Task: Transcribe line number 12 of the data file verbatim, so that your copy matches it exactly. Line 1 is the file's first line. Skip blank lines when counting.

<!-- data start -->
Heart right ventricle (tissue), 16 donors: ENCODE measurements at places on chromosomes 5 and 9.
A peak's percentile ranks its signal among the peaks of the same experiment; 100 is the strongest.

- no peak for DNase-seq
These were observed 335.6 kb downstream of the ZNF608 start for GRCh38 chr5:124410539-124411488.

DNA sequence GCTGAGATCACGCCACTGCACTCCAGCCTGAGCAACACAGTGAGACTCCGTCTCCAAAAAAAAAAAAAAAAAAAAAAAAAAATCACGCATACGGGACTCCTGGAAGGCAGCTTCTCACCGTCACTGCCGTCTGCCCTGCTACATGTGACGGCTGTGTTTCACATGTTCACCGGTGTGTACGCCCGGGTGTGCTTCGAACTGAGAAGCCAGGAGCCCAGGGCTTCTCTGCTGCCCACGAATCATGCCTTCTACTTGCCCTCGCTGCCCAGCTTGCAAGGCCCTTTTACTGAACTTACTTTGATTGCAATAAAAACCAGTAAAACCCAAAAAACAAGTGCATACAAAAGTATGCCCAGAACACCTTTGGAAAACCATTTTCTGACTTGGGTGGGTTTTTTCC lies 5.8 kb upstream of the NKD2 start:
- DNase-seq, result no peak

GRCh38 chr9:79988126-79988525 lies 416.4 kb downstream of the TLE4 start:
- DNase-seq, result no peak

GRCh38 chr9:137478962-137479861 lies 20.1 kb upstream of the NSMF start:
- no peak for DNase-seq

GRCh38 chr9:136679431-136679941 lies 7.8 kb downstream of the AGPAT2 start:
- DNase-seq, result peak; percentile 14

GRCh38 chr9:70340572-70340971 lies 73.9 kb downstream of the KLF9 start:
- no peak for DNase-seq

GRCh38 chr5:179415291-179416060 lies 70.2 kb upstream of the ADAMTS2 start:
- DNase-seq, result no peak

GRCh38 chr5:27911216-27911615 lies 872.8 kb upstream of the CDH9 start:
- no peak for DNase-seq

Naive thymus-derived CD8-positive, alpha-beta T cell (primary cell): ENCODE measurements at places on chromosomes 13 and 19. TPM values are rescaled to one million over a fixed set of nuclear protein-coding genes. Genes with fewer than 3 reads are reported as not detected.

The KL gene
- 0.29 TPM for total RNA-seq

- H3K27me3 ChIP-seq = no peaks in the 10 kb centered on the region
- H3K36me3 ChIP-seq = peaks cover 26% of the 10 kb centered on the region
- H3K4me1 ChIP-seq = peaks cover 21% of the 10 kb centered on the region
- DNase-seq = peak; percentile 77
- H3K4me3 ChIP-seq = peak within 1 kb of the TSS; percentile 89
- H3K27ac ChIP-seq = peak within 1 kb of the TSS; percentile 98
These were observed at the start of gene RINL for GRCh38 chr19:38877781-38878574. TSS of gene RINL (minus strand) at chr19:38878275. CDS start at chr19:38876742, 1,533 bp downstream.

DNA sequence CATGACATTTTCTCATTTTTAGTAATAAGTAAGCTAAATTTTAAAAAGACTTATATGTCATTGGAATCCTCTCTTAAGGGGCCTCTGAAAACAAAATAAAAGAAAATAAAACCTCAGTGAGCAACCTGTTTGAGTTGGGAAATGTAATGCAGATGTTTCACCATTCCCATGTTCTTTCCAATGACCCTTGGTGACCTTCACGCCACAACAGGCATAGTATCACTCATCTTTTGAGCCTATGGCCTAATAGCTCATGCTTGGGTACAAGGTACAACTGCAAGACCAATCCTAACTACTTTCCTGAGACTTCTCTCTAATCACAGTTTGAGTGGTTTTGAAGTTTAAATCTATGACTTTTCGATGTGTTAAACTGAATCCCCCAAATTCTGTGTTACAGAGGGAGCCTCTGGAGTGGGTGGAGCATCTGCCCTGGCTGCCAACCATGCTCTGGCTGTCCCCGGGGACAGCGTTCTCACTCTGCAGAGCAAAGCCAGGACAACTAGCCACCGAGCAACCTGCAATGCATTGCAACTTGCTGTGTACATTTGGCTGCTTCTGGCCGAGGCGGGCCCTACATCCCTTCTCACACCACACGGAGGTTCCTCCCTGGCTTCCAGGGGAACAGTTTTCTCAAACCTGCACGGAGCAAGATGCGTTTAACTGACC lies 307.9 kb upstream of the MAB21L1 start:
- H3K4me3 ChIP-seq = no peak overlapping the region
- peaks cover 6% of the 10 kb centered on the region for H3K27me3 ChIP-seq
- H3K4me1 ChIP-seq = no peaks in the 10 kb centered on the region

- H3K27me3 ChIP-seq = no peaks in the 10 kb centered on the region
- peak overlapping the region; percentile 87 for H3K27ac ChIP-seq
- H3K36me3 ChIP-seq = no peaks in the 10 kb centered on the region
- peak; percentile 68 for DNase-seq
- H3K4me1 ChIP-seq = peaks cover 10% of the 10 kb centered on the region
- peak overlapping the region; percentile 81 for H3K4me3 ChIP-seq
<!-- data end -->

- DNase-seq, result peak; percentile 14